Dr. Jaeyeon Choe in Faculty of Management organised a panel session, ‘Geographies of religion and spirituality: pilgrimage beyond the ‘officially’ sacred’ at Royal Geographical Society Annual Conference in 2016 (https://blogs.bournemouth.ac.uk/research/2016/09/04/geographies-of-religion-and-spirituality-at-royal-geographical-society-conference-london-2016/). Emerging from the panel papers, she successfully organised a special issue addressing the topic from cross-disciplinary perspectives in the Journal – “Tourism Geographies” https://www.tandfonline.com/toc/rtxg20/current
Dr. Jaeyeon Choe with Dr. Michael Di Giovine (Associate Professor of Anthropology, West Chester University, USA) published an introduction paper as a part of the special issue:
The papers in this special issue, Geographies of Religion and Spirituality: Pilgrimage beyond the ‘Officially Sacred,’ are placed in the context of a comprehensive theoretical overview of the role that the sacred plays in shaping, conducting, controlling, and contesting pilgrimage. As scholarship examining the lived experiences of travelers has demonstrated, pilgrimages need not necessarily be religious in nature, nor be officially sanctioned. Rather, if pilgrimages are perceived as ‘hyper-meaningful’ by the practitioner, the authors in this special issue argue that a common denominator of all of these journeys is the perception of sacredness—a quality that is opposed to profane, everyday life. Separating the social category of ‘religion’ from the ‘sacred,’ these articles employ an interdisciplinary approach to theorize sacredness, its variability, and the ways in which it is officially recognized or condemned. Thus, the authors pay particular attention to the authorizing processes that religious and temporal power centers employ to either promote, co-opt, or stave off, such popular manifestations of devotion, focusing on three ways: through tradition, text or institutionalized norms. Referencing examples from across the globe, and linking them to the varied contributions in this special issue, this introduction complexifies the ways in which pilgrims, central authorities, locals and other stakeholders on the ground appropriate, negotiate, shape, contest, or circumvent the powerful forces of the sacred. Delving ‘beyond the officially sacred,’ this collective examination of pilgrimages, both well-established and new; religious and secular; authorized and not; the contributions to this special issue, as well as this Introduction, examines the interplay of a transcendent sacred for pilgrims and tourists so as to provide a blueprint for how work in the geography of religion and the fields of pilgrimage and religious tourism may move forward.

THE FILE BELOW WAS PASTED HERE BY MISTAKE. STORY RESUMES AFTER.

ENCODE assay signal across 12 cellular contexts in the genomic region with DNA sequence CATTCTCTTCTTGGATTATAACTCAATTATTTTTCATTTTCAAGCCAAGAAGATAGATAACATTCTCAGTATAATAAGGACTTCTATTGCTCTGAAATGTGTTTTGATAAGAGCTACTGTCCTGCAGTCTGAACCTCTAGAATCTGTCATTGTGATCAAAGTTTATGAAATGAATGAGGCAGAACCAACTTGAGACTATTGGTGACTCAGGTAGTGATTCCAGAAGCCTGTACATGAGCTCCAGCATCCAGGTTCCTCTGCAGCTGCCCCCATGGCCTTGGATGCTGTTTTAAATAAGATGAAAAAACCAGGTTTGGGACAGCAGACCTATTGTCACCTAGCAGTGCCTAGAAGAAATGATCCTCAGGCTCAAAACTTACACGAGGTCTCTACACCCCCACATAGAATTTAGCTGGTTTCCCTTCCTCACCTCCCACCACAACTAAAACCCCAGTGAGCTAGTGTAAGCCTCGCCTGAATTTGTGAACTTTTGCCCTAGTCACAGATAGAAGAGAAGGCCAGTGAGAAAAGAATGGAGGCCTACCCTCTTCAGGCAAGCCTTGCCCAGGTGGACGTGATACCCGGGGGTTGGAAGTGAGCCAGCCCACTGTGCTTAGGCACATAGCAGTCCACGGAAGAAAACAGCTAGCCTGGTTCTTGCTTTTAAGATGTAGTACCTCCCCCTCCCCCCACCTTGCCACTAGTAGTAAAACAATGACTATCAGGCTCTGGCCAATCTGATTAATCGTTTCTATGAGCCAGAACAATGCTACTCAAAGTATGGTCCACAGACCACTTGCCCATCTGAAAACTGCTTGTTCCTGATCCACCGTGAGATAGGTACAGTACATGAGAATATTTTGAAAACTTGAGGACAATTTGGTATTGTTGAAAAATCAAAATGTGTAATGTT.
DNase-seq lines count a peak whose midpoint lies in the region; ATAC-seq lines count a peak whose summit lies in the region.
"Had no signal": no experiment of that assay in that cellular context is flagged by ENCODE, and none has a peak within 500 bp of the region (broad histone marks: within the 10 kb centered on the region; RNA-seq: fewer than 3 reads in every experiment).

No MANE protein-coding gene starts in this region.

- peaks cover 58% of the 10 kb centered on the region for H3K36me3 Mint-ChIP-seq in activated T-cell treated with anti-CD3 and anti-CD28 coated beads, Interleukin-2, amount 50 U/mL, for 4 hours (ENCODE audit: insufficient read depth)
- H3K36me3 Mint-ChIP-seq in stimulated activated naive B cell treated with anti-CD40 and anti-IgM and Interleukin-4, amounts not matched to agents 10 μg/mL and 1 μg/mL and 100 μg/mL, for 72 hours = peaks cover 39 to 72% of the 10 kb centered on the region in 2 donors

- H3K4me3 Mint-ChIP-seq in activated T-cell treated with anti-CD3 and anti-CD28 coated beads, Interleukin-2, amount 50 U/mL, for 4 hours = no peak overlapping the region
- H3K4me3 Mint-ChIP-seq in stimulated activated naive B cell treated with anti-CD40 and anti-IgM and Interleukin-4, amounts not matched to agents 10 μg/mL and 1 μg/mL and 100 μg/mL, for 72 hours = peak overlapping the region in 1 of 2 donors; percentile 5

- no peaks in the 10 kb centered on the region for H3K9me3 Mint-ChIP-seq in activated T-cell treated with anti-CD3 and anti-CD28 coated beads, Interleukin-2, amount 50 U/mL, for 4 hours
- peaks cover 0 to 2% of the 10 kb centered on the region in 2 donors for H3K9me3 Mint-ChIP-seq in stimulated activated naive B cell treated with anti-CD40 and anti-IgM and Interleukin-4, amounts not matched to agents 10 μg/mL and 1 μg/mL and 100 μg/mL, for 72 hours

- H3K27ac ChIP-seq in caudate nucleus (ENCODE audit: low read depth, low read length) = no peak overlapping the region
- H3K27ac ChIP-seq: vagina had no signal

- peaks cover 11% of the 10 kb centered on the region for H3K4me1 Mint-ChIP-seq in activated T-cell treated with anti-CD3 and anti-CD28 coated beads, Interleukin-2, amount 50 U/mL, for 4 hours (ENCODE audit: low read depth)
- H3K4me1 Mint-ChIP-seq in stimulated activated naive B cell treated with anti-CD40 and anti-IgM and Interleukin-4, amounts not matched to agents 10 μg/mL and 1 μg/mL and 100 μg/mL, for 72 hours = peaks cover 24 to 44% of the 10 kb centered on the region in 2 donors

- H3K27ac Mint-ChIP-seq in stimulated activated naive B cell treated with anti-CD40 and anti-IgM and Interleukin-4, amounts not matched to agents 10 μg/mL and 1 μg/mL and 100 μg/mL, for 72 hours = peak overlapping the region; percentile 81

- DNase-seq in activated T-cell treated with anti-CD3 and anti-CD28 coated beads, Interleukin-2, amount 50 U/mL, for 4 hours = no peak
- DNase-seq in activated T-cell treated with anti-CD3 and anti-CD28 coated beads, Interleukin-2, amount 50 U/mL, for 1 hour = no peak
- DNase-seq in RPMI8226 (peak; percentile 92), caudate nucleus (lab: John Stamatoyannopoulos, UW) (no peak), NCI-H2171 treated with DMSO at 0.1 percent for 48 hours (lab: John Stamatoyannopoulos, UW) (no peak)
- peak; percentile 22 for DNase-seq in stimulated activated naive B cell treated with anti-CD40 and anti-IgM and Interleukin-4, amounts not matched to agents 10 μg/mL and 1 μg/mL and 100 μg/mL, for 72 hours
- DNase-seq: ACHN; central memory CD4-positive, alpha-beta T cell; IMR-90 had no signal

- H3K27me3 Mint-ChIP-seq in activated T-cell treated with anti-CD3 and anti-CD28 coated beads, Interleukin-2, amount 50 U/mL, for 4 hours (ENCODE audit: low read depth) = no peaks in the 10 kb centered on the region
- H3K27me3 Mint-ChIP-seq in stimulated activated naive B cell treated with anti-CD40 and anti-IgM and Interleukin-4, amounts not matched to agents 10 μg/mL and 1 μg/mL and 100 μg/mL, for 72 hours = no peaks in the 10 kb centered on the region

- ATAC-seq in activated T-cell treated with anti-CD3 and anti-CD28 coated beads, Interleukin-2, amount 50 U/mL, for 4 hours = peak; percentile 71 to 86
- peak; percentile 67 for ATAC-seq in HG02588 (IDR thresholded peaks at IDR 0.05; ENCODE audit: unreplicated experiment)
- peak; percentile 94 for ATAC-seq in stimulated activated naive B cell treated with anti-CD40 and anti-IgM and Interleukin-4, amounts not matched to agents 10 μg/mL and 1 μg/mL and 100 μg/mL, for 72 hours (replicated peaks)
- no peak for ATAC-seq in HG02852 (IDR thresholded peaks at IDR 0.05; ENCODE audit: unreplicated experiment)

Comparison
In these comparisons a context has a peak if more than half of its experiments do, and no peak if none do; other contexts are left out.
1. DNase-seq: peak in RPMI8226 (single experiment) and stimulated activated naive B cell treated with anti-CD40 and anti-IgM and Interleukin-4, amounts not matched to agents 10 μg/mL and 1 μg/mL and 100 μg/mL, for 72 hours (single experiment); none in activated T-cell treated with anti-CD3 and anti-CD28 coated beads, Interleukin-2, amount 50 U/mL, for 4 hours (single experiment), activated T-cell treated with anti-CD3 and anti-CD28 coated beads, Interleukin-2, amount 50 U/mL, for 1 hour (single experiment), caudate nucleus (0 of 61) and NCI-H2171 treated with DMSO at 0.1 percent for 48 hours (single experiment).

We hope all scholars enjoy the 8 papers, from 12 authors and 8 countries!